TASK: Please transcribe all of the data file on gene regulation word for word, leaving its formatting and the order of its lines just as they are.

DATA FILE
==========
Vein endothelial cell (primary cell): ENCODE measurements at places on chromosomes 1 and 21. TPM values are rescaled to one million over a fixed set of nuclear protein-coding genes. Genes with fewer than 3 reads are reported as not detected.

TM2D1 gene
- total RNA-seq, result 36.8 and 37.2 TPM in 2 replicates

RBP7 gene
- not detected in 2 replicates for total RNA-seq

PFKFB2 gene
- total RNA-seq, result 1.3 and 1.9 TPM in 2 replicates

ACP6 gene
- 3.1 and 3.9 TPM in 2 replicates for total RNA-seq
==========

Vein endothelial cell (primary cell): ENCODE measurements at places on chromosomes 1 and 21. TPM values are rescaled to one million over a fixed set of nuclear protein-coding genes. Genes with fewer than 3 reads are reported as not detected.

TM2D1 gene
- total RNA-seq, result 36.8 and 37.2 TPM in 2 replicates

RBP7 gene
- not detected in 2 replicates for total RNA-seq

PFKFB2 gene
- total RNA-seq, result 1.3 and 1.9 TPM in 2 replicates

ACP6 gene
- 3.1 and 3.9 TPM in 2 replicates for total RNA-seq